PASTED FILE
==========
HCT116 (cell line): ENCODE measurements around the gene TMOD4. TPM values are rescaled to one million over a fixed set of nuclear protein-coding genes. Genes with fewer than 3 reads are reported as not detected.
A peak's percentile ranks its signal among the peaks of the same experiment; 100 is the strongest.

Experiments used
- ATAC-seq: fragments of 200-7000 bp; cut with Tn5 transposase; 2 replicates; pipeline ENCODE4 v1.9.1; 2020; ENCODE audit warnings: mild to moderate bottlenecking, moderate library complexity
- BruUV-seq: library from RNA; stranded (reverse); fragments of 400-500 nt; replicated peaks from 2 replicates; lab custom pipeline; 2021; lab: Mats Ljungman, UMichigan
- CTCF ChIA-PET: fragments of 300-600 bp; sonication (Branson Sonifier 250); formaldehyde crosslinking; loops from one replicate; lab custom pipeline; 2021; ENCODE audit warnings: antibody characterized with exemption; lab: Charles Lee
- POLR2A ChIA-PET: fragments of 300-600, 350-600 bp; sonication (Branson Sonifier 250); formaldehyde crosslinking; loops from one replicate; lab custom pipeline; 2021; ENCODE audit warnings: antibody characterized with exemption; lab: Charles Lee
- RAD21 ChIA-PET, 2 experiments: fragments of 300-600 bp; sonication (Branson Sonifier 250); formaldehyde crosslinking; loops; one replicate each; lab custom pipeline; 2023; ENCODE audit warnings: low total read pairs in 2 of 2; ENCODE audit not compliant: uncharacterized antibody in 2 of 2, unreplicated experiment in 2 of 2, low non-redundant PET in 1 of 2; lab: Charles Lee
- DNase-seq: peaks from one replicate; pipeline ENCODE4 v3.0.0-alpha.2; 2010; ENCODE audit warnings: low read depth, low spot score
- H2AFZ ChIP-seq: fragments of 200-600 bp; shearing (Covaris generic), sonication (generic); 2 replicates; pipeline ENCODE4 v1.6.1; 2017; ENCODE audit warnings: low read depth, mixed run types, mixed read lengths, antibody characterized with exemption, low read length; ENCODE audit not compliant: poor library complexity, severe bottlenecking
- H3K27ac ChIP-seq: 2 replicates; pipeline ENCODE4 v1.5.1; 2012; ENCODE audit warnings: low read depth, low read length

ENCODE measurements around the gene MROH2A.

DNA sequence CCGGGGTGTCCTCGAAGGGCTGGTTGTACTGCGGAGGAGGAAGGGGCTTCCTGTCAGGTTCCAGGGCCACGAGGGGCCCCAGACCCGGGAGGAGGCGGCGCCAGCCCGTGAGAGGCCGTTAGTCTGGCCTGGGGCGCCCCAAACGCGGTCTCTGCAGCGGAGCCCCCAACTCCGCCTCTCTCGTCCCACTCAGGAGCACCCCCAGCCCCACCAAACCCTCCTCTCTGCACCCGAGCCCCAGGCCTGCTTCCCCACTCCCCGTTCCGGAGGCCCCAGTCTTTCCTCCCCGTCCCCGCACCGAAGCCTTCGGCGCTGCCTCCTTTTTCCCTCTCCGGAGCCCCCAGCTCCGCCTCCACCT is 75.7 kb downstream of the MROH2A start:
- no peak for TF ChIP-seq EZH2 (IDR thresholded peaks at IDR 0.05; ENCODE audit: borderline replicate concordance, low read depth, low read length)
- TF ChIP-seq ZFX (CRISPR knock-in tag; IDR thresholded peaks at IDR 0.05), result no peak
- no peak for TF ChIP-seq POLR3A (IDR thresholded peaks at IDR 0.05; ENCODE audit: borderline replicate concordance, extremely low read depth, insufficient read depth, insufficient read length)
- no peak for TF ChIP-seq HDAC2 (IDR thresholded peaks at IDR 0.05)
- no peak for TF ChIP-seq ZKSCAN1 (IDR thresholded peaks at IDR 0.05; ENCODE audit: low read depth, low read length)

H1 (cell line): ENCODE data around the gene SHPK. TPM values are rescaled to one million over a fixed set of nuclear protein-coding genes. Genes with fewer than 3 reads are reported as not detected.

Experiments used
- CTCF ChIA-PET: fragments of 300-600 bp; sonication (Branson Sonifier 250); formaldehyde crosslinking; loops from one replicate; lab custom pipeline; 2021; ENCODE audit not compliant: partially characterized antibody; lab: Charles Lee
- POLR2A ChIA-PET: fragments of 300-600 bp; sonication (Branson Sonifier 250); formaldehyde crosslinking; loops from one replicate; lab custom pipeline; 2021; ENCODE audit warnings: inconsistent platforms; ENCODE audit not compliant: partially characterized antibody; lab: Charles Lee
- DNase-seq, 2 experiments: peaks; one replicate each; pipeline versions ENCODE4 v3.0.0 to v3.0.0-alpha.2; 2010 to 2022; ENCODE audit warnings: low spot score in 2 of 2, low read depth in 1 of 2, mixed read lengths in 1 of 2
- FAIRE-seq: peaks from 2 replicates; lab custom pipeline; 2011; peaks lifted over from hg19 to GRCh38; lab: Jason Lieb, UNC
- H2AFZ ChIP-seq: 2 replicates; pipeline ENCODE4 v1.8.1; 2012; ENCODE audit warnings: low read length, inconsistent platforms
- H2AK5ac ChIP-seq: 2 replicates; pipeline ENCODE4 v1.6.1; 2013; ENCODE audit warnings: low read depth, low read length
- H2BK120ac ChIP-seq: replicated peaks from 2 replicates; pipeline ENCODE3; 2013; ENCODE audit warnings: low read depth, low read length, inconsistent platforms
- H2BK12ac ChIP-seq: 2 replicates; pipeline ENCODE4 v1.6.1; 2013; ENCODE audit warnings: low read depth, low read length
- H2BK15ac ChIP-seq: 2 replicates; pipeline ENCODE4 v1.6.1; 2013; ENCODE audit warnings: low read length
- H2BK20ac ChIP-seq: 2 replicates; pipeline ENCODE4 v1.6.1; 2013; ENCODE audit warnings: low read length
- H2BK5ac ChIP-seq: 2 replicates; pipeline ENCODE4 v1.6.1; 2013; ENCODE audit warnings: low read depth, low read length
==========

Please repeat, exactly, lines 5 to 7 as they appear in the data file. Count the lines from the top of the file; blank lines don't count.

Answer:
- BruUV-seq: library from RNA; stranded (reverse); fragments of 400-500 nt; replicated peaks from 2 replicates; lab custom pipeline; 2021; lab: Mats Ljungman, UMichigan
- CTCF ChIA-PET: fragments of 300-600 bp; sonication (Branson Sonifier 250); formaldehyde crosslinking; loops from one replicate; lab custom pipeline; 2021; ENCODE audit warnings: antibody characterized with exemption; lab: Charles Lee
- POLR2A ChIA-PET: fragments of 300-600, 350-600 bp; sonication (Branson Sonifier 250); formaldehyde crosslinking; loops from one replicate; lab custom pipeline; 2021; ENCODE audit warnings: antibody characterized with exemption; lab: Charles Lee